• Endless Joke
    Endless Joke
    by David Antrobus

    Here's that writers' manual you were reaching and scrambling for. You know the one: filled with juicy writing tidbits and dripping with pop cultural snark and smartassery. Ew. Not an attractive look. But effective. And by the end, you'll either want to kiss me or kill me. With extreme prejudice. Go on. You know you want to.

  • Dissolute Kinship: A 9/11 Road Trip
    Dissolute Kinship: A 9/11 Road Trip
    by David Antrobus

    Please click on the above thumbnail to buy my short, intense nonfiction book featuring 9/11 and trauma. It's less than the price of a cup of coffee... and contains fewer calories. Although, unlike most caffeine boosts, it might make you cry.

  • Music Speaks
    Music Speaks
    by LB Clark

    My story "Solo" appears in this excellent music charity anthology, Music Speaks. It is an odd hybrid of the darkly comic and the eerily apocalyptic... with a musical theme. Aw, rather than me explain it, just read it. Okay, uh, please?

  • First Time Dead 3 (Volume 3)
    First Time Dead 3 (Volume 3)
    by Sybil Wilen, P. J. Ruce, Jeffrey McDonald, John Page, Susan Burdorf, Christina Gavi, David Alexander, Joanna Parypinski, Jack Flynn, Graeme Edwardson, David Antrobus, Jason Bailey, Xavier Axelson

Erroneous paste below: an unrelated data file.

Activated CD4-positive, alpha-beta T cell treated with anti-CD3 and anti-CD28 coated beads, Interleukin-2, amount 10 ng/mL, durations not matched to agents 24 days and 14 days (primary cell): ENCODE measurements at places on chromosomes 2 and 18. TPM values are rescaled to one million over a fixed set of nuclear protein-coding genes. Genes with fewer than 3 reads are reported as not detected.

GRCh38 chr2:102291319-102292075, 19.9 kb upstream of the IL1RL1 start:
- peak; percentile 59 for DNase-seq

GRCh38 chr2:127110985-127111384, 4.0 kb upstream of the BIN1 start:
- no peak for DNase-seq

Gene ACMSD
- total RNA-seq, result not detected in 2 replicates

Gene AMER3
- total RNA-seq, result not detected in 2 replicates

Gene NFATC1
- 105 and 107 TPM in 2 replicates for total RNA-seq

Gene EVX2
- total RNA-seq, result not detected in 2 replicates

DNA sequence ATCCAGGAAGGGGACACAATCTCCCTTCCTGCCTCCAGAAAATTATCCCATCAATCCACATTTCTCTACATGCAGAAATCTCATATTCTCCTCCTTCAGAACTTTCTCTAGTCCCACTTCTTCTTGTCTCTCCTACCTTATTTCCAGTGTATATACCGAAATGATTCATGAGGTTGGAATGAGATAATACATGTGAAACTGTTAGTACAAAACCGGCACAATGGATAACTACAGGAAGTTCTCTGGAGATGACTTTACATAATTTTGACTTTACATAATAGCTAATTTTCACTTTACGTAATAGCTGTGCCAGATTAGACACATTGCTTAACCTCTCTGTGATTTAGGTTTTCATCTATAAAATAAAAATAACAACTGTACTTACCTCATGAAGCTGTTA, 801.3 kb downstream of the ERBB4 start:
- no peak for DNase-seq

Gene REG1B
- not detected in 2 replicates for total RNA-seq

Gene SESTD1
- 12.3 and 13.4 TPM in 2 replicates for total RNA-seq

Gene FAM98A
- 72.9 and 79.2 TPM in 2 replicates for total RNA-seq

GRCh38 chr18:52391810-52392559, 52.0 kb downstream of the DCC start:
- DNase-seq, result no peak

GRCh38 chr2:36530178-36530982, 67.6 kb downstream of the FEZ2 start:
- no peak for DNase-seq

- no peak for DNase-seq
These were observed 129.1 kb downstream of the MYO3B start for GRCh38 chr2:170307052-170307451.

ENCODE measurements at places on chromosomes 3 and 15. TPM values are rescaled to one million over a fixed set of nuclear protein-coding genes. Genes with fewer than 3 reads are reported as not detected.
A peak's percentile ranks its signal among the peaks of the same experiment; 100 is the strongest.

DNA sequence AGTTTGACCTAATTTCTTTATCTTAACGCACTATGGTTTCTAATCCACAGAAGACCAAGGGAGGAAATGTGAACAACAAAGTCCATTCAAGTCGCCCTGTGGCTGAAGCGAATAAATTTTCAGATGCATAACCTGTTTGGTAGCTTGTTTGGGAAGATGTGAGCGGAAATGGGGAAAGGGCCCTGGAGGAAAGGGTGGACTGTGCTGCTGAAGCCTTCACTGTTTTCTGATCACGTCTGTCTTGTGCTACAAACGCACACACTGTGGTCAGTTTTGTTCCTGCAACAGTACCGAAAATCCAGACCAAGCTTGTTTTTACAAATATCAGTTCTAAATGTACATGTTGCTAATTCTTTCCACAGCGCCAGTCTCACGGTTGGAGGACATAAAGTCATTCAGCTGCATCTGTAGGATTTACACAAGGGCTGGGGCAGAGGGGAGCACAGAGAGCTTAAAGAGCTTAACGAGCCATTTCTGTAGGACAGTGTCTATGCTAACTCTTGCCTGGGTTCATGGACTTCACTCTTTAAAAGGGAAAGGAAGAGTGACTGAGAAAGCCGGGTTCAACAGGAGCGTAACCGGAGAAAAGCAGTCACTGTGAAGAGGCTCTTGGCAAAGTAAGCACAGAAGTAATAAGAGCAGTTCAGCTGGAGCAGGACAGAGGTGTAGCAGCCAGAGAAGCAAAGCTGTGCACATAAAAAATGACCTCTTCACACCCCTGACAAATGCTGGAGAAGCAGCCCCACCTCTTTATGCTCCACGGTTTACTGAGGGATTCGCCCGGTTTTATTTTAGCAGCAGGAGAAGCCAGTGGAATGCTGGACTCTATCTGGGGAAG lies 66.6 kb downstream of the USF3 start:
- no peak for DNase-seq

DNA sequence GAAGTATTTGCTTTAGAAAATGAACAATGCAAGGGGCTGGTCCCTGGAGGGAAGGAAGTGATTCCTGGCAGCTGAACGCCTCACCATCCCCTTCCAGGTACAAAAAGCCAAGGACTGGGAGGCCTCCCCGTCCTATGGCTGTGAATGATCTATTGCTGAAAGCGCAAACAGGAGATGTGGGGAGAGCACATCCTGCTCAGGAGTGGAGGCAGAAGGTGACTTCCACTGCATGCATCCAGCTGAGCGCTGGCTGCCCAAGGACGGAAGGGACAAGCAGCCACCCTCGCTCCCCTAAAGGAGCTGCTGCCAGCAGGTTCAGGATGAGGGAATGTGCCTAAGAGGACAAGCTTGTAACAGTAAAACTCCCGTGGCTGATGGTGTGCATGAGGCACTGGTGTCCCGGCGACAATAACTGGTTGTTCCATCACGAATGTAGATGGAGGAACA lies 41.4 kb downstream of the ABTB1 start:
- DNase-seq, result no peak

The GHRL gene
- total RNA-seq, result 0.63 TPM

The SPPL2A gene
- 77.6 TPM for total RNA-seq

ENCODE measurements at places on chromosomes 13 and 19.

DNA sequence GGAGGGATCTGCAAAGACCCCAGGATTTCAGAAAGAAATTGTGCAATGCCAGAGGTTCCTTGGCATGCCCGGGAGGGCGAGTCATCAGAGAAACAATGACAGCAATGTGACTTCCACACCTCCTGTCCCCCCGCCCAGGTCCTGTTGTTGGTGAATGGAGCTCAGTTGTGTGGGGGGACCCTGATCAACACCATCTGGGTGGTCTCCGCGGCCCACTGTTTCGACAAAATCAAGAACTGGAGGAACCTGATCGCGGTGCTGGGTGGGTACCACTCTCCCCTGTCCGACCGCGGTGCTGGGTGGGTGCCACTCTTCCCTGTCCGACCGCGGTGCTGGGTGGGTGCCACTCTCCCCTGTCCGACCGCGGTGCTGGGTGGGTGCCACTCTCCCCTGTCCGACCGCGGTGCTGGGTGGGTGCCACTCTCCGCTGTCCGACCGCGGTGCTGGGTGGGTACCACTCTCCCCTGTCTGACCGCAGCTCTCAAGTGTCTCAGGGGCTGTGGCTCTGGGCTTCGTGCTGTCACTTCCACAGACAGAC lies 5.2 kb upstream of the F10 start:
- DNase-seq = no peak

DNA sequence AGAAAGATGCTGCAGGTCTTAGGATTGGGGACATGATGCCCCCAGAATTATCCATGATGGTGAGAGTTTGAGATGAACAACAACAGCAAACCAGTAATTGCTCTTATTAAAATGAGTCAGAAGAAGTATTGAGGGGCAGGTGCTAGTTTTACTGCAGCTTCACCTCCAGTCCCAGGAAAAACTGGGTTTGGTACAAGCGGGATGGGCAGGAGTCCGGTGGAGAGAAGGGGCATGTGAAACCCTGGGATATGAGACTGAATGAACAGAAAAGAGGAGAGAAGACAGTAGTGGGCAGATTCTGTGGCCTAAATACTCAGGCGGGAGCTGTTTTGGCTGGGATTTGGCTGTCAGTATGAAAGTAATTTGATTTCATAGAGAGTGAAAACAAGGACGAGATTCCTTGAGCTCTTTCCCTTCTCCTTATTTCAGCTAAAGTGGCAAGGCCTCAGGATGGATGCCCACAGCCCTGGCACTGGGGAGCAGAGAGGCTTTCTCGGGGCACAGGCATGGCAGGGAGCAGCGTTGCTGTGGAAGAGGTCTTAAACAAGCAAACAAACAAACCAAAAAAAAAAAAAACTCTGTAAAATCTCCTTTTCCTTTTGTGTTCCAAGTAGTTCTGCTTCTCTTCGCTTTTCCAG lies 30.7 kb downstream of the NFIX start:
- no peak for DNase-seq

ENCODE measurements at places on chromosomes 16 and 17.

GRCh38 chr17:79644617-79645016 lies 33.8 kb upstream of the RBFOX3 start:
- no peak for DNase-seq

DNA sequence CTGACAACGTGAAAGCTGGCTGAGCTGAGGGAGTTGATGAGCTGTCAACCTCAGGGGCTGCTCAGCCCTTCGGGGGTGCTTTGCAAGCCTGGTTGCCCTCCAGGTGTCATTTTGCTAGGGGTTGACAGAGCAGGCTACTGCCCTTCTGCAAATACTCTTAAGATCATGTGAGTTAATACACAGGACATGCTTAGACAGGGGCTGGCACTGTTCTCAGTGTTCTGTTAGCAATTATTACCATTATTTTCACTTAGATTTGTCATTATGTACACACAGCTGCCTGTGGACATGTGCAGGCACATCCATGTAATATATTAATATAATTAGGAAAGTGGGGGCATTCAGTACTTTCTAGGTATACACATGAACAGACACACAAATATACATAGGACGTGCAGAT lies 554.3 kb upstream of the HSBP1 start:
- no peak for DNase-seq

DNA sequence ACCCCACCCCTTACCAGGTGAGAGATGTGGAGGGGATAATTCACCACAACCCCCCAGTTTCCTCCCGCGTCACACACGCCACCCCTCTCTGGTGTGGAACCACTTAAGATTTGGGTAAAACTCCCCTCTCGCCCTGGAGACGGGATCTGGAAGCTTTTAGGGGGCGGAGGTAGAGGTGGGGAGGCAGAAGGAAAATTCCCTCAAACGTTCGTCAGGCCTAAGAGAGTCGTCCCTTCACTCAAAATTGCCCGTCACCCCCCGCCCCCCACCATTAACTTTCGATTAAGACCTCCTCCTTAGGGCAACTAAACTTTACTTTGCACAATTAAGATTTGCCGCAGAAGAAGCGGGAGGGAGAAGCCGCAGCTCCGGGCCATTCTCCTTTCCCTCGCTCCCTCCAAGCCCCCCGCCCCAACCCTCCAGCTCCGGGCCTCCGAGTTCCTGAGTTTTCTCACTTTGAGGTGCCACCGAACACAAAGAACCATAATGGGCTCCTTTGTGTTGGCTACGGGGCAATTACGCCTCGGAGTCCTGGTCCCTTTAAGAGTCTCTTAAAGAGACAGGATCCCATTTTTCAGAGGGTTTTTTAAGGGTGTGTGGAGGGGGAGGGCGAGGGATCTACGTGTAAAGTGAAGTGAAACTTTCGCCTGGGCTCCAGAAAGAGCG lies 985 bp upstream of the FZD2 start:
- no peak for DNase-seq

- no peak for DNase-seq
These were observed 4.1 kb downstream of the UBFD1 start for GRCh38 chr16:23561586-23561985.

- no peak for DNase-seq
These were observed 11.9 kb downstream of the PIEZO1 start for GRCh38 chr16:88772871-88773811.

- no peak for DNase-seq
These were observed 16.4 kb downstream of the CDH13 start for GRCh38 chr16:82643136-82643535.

My story "Unquiet Slumbers" appears in the zombie anthology First Time Dead, Volume 3. It spills blood, gore and genuine tears of sorrow. Anyway, buy this stellar anthology and judge for yourself.

  • Seasons
    by David Antrobus, Edward Lorn, JD Mader, Jo-Anne Teal

    Four stories, four writers, four seasons. Characters broken by life, although not necessarily beaten. Are the seasons reminders of our growth or a glimpse of our slow decay?

  • Indies Unlimited: 2012 Flash Fiction Anthology
    Indies Unlimited: 2012 Flash Fiction Anthology
    Indies Unlimited

    I have two stories in this delightful compendium of every 2012 winner of their Flash Fiction Challenge—one a nasty little horror short, the other an amusing misadventure of Og the caveman, his first appearance.

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Entries in Sinéad O'Connor (2)


Los Irish

This short tale is only a small part of something larger, I'm hoping. Oh, and happy St. Patrick's Day. 


It was a scene right out of Chandler, except I'm no gumshoe. A rain-soaked back alley at night, distant neon smeared abstract by the tireless storm. She wore Docs and a faded cotton dress, some reptile print. Gators or iguanas or some shit. Close-cropped hair and makeup-less. Celtic eyes dark as oxbow tannin. Her dress in the downpour so thin she might as well have been naked.

Without a shred of lechery, I said, "Nice Brazilian."